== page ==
Painting A Complex Tail Marking – Step By Step
“Weathering a model is all a matter of personal taste and though I like my models to show wear and tear, I’m not keen on them looking like junkyard dogs”
As mentioned earlier, this model was painted entirely in enamels, or more specifically, Humbrol’s newly formulated enamels. Over the years this famous brand has suffered at the hands of poor quality control, erratic colour matches and protracted drying times, so much so that many modellers simply refused to use them. Humbrol, now in the ownership of Hornby, decided that enough was enough and brought their production back into the UK, the results being a huge upswing in quality. Keen to see whether this was so, I took a trip to my local Hobbycraft and bought the colours I needed for this model, Satin White, Satin Gull Grey, Matt Black, Gloss Yellow and a couple of other greens that I needed for the weapons. Each of the colours was sprayed onto the model using my Iwata HP-CH airbrush, the paint being thinned with Humbrol’s Enamel Thinner. Right from the off I could see that these paints were entirely different from those that I had used before. Thinned down, the paint atomised evenly to produce a smooth finish that could be built up in layers to create a pleasingly opaque colour. Once dry – overnight in this case – the surface could be gently buffed using 3600 grit Micromesh to produce a super-smooth finish: I was, to put it mildly, very impressed.
Happy that the white and grey were dry, the thorny issue of the tail markings could be addressed. As with many of their kits, Hasegawa provide options to create the marking on the tail: either use one decal that has all of the markings in place, or use the individual letters and numerals and paint the larger sections, in this case that distinctive black flash. I chose the latter. Here’s how I did it…
Coloured tails are often fairly easy to mask and paint so long as you have some high quality masking tape – in this case Tamiya’s – a scalpel and some accurate drawings that show you exactly where the demarcations are. In this case, the shape of the black panel and the need to align numbers along it’s bottom edge that were black and yellow, meant that the masking needed to be extremely accurate, if everything was going to line up. The way this was accomplished here was to lay a piece of 15mm masking tape over the decals sheet and then using brand-new No.10A scalpel blade, trace the outline of the lower edge of the marking, pencil marks then being applied to the tape to act as guides to its location on the model. This process was then repeated for the leading edge of the black panel, again, care being taken to ensure that the masking tape was cut as accurately as possible.
These pieces of tape were now laid onto sheets of plasticard and the fin masked-off with more tape and sprayed yellow, this being the accent colour in-between the ribs on the rudder. Once dry, more tape was laid over the yellow marking on the decals sheet, each being cut out individually and then placed on the model in order. The larger masks could now be applied to the fin, constantly checking their location so that they were placed in exactly the right place. The fin could now be sprayed with black and the model set aside to dry, before removing the tape to reveal the completed, black and yellow marking.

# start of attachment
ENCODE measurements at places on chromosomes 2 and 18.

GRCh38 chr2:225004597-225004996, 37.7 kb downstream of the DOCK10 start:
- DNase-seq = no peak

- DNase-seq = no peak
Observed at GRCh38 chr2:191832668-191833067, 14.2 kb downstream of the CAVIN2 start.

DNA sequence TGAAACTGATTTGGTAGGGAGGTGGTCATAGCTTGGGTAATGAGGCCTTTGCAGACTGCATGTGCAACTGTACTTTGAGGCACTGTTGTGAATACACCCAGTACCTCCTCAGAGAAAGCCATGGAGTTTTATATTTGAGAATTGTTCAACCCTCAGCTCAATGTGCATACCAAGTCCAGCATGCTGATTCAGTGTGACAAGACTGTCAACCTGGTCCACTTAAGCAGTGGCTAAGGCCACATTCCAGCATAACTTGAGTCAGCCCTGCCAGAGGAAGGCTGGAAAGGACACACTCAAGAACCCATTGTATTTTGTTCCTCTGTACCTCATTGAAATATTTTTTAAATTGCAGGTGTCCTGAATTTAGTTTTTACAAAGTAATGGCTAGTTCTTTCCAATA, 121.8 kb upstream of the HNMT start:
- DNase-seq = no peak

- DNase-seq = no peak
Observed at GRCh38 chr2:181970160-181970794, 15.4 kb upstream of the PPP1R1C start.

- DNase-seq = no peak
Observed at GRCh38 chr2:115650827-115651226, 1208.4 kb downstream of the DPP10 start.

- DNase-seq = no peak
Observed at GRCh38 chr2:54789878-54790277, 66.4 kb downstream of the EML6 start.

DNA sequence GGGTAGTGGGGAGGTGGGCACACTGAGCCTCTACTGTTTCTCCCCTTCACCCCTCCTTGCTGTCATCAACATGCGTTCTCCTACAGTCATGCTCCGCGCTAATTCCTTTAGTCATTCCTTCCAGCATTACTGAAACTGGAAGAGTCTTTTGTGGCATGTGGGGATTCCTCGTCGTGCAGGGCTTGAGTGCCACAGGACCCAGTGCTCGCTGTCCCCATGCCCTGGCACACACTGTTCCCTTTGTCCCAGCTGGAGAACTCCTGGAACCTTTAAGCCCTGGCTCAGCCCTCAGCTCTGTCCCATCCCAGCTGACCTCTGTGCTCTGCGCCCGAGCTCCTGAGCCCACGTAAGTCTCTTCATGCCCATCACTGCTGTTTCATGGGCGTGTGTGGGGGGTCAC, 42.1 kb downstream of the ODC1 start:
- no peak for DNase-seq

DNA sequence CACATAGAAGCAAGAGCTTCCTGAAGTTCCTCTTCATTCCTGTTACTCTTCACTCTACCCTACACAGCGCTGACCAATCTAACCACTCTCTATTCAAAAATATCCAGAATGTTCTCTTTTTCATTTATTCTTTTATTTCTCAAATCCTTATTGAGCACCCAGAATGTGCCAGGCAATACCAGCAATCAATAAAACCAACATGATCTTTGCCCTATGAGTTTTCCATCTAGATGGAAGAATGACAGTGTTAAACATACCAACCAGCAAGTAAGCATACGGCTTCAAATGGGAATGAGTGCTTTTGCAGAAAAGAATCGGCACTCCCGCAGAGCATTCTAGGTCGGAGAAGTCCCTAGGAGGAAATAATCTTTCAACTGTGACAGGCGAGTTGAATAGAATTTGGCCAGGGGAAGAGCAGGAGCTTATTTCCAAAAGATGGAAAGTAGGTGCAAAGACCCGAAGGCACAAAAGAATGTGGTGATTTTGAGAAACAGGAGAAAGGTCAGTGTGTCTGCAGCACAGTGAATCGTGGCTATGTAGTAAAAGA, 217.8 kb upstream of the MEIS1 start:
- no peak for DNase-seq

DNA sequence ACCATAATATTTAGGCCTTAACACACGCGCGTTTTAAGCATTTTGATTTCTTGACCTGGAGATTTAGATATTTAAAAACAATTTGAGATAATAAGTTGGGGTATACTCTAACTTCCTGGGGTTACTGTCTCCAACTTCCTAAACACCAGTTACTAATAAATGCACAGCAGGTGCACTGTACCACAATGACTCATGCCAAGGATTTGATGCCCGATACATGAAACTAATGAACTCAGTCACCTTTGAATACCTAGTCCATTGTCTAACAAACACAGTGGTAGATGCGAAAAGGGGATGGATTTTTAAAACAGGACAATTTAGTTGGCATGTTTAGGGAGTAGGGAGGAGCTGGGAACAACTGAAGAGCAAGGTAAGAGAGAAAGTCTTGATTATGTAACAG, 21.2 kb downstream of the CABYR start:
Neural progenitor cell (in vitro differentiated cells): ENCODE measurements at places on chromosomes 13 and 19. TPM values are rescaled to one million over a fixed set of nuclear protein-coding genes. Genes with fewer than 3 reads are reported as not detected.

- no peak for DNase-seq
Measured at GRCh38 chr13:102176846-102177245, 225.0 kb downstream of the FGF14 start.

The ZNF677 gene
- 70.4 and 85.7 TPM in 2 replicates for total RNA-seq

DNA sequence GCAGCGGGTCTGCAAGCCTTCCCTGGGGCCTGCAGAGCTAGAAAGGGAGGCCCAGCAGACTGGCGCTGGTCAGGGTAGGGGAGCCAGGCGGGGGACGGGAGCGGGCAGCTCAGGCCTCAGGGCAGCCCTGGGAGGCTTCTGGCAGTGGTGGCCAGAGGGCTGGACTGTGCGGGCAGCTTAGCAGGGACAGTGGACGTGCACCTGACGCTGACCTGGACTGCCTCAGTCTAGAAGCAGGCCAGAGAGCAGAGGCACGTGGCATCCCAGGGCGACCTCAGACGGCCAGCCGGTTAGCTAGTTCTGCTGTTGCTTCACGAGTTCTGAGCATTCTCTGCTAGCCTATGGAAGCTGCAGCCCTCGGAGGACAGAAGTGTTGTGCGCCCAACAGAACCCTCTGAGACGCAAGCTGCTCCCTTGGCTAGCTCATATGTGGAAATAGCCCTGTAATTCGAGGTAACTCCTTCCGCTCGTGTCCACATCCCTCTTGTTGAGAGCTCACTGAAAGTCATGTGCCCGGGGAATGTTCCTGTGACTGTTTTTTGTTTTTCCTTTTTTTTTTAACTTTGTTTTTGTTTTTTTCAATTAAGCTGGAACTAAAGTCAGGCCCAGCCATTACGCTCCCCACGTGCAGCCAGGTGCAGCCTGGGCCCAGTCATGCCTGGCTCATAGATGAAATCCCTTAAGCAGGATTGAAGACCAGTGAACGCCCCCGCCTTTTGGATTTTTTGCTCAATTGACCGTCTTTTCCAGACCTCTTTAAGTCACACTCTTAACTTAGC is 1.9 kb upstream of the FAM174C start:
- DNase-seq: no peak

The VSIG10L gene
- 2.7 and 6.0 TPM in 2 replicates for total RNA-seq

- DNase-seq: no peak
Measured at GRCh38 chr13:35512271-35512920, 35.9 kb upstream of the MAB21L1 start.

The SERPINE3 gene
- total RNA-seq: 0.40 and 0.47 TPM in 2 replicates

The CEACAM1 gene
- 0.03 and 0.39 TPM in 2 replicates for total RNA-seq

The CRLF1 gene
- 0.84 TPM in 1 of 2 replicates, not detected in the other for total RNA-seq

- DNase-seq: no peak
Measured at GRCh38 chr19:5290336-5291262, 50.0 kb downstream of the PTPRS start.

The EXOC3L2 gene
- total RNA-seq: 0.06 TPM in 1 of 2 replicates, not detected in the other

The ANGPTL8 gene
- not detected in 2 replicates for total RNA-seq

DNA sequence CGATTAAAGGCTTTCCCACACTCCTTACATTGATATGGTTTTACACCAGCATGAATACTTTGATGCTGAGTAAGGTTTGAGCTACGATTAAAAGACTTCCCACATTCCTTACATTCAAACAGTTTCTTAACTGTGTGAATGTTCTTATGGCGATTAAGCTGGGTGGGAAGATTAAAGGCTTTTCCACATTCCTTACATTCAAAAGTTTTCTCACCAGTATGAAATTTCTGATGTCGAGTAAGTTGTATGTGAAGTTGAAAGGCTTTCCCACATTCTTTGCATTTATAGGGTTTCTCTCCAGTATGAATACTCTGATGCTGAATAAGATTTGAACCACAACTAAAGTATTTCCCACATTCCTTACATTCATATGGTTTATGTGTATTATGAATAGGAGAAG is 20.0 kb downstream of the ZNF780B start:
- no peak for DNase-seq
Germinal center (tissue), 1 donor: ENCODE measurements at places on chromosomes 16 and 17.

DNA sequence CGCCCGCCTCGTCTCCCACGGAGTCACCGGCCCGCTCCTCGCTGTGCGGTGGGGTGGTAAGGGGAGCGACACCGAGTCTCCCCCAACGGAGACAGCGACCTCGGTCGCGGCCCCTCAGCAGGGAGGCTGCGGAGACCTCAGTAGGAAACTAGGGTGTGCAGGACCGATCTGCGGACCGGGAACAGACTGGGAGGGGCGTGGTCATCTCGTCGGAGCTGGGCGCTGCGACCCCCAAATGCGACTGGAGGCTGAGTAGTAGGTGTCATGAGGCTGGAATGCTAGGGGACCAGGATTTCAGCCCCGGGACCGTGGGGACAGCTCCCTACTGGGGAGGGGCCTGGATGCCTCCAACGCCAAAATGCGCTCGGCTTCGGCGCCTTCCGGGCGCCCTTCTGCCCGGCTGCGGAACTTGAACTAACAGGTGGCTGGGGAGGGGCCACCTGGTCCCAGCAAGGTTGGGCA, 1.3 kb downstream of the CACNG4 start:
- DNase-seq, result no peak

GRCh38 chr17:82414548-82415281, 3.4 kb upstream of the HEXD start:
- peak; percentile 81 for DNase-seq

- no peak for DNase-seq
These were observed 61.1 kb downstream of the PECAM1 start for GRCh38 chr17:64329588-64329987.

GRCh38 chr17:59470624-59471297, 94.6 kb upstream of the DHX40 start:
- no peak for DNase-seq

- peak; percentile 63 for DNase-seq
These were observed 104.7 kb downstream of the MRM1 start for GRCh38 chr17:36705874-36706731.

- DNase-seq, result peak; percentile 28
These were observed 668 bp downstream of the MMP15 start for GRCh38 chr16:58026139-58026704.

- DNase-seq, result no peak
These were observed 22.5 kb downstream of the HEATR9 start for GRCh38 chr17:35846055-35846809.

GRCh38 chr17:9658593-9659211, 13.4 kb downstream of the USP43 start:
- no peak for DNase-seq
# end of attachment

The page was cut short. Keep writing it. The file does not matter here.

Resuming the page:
With the paintwork dry, my Skyhawk was oversprayed with several layers of Alclad Aqua Gloss in readiness for the decals. This is always my favourite step in the completion of a model, but it can sometimes throw up obstacles that can make it more frustrating than it needs to be. Over the years, I’ve read numerous articles stating that Hasegawa decals are too thick and unusable which is simply not true: apply them using Gunze Sangyo Mr Mark Setting and Softer solutions and I guarantee that they will look every bit as good as those from the aftermarket.
That said, they can suffer in the colour department, white often-looking more like creamy-grey, than a pure colour. In this case, the decals certainly fell into that category and so I replaced the star and bar markings with those found in Hasegawa’s TA-4J kit, which were a much cleaner white colour that matched the rest of the white paint used on the model. The rest of the decals came from the kit sheet. After allowing the decals to dry out, the model was washed in warm soapy water, left to dry and then oversprayed with several thin layers of matt varnish to seal everything in.
Weathering a model is all a matter of personal taste and though I like my models to show wear and tear, I’m not keen on them looking like junkyard dogs. In this case and in keeping with my ‘old school’ ethos, the panel lines were ‘washed’ with mixture of Windsor & Newton Raw Umber oil paint and Humbrol German Grey enamel. This was used both neat and thinned into a delicate wash that could be applied to the panel lines and around the finer details, any excess being removed with either a soft, flat brush, cotton buds, or a cotton cloth dampened with Rowney’s Odourless Turpentine.
…We’ll completed this impressive little kit. See you then!
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